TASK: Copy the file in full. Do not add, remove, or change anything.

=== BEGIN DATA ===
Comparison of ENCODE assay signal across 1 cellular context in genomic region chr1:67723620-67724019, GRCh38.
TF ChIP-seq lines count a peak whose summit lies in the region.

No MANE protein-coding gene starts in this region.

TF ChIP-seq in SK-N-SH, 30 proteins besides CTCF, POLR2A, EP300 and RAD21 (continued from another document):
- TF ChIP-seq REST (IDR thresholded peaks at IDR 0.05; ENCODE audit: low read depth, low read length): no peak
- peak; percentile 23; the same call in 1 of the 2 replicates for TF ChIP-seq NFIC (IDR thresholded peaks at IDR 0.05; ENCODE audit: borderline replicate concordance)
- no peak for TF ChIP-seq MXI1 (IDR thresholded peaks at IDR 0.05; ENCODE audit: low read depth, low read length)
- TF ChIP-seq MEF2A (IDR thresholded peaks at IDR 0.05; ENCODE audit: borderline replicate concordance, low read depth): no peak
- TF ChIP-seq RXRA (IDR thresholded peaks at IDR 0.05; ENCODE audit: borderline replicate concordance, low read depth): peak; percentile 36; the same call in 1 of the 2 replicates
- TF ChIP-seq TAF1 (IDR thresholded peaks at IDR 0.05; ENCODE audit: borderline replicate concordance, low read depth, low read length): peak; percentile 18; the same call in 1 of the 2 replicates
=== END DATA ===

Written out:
Comparison of ENCODE assay signal across 1 cellular context in genomic region chr1:67723620-67724019, GRCh38.
TF ChIP-seq lines count a peak whose summit lies in the region.

No MANE protein-coding gene starts in this region.

TF ChIP-seq in SK-N-SH, 30 proteins besides CTCF, POLR2A, EP300 and RAD21 (continued from another document):
- TF ChIP-seq REST (IDR thresholded peaks at IDR 0.05; ENCODE audit: low read depth, low read length): no peak
- peak; percentile 23; the same call in 1 of the 2 replicates for TF ChIP-seq NFIC (IDR thresholded peaks at IDR 0.05; ENCODE audit: borderline replicate concordance)
- no peak for TF ChIP-seq MXI1 (IDR thresholded peaks at IDR 0.05; ENCODE audit: low read depth, low read length)
- TF ChIP-seq MEF2A (IDR thresholded peaks at IDR 0.05; ENCODE audit: borderline replicate concordance, low read depth): no peak
- TF ChIP-seq RXRA (IDR thresholded peaks at IDR 0.05; ENCODE audit: borderline replicate concordance, low read depth): peak; percentile 36; the same call in 1 of the 2 replicates
- TF ChIP-seq TAF1 (IDR thresholded peaks at IDR 0.05; ENCODE audit: borderline replicate concordance, low read depth, low read length): peak; percentile 18; the same call in 1 of the 2 replicates